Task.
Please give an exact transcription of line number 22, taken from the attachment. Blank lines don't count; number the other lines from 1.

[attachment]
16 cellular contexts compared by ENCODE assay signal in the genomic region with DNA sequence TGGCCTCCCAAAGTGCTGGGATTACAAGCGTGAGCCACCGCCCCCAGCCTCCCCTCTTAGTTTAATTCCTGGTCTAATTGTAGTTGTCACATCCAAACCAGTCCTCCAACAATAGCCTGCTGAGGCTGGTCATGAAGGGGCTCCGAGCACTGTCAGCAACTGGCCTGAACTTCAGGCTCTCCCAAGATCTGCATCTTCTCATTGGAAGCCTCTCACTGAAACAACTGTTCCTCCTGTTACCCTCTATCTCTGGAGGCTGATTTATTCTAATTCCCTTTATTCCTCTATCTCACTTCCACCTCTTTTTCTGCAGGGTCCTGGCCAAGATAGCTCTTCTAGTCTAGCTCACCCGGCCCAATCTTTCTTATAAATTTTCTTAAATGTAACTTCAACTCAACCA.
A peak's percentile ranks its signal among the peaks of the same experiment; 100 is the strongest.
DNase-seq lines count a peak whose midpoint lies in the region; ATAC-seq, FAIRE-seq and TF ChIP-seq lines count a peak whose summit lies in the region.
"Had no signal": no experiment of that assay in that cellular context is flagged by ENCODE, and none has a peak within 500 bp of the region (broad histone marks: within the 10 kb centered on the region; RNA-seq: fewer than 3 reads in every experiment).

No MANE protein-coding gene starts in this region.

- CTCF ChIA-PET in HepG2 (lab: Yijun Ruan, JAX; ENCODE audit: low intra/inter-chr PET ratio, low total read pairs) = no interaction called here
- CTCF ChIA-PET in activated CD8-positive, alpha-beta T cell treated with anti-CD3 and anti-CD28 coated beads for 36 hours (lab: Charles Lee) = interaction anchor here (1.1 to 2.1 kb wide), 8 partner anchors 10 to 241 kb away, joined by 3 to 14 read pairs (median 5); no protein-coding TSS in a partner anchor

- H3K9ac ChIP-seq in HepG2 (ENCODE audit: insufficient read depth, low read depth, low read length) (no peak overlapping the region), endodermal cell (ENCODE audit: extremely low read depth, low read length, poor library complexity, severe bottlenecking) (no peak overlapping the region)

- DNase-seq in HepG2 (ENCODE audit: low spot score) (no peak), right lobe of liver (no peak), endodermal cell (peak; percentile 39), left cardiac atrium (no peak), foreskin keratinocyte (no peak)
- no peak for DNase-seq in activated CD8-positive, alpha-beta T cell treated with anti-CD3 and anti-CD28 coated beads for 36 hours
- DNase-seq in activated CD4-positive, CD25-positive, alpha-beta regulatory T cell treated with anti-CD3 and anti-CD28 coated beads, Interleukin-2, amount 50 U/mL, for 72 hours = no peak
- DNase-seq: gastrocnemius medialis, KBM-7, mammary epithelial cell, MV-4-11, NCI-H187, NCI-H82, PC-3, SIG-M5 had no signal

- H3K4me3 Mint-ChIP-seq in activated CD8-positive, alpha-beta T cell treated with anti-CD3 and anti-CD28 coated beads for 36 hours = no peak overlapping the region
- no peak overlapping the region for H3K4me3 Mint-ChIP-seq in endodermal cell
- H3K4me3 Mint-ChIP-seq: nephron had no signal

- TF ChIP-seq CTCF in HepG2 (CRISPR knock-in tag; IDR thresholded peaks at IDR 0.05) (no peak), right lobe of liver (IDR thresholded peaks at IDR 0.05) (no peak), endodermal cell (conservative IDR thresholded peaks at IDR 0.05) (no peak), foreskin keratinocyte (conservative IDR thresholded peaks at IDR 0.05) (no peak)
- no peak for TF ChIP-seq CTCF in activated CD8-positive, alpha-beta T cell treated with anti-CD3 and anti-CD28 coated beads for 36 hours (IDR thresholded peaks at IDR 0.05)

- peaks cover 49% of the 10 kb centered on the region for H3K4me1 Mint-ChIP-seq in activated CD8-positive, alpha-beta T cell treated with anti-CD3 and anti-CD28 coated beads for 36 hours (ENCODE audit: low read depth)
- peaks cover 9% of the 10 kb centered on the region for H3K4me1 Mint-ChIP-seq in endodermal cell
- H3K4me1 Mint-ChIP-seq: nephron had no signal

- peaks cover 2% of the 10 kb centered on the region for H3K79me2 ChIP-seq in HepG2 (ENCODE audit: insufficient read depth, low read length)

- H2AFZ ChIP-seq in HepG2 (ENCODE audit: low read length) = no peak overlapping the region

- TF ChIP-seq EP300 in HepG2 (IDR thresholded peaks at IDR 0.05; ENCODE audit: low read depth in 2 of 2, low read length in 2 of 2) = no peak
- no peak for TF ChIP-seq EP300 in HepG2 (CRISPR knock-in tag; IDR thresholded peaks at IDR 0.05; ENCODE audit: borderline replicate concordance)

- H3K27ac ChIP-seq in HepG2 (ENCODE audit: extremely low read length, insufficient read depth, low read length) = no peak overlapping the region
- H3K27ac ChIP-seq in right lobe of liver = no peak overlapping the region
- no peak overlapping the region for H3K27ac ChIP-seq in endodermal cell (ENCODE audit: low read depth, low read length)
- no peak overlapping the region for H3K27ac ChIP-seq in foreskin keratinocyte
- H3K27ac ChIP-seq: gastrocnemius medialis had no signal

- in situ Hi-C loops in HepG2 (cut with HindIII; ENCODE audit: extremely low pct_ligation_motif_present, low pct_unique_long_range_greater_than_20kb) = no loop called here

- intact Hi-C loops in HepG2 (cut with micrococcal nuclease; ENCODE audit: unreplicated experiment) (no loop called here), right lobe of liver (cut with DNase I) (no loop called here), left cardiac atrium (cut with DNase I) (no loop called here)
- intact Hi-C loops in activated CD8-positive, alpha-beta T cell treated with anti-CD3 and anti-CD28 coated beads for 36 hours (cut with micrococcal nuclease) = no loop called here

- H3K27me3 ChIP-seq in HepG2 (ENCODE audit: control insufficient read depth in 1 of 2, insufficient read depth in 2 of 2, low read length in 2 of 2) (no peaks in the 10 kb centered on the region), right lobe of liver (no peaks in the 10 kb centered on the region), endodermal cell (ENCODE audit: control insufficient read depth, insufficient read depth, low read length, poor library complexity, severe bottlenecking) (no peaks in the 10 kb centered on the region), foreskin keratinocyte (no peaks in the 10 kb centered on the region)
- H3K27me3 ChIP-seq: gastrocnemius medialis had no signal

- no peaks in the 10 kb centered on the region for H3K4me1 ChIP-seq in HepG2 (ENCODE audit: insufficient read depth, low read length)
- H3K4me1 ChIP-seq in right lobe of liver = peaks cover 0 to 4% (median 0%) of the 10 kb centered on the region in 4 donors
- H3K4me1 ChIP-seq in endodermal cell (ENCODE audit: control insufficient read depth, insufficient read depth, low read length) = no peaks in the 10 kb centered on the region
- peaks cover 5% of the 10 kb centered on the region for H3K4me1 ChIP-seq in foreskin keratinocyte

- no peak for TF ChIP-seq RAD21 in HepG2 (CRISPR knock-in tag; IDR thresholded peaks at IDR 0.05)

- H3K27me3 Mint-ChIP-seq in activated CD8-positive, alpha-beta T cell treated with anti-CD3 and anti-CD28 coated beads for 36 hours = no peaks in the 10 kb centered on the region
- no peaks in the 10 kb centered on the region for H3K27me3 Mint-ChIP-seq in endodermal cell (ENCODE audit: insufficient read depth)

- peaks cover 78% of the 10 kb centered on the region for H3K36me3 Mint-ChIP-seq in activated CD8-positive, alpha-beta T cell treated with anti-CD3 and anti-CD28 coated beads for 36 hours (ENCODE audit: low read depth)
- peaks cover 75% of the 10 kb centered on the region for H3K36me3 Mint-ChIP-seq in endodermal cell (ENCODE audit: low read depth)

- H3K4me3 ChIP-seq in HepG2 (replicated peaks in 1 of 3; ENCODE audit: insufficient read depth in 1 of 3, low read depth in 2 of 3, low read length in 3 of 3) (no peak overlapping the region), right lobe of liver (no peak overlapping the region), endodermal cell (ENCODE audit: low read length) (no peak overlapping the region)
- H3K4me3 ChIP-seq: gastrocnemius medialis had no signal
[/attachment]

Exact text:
- H2AFZ ChIP-seq in HepG2 (ENCODE audit: low read length) = no peak overlapping the region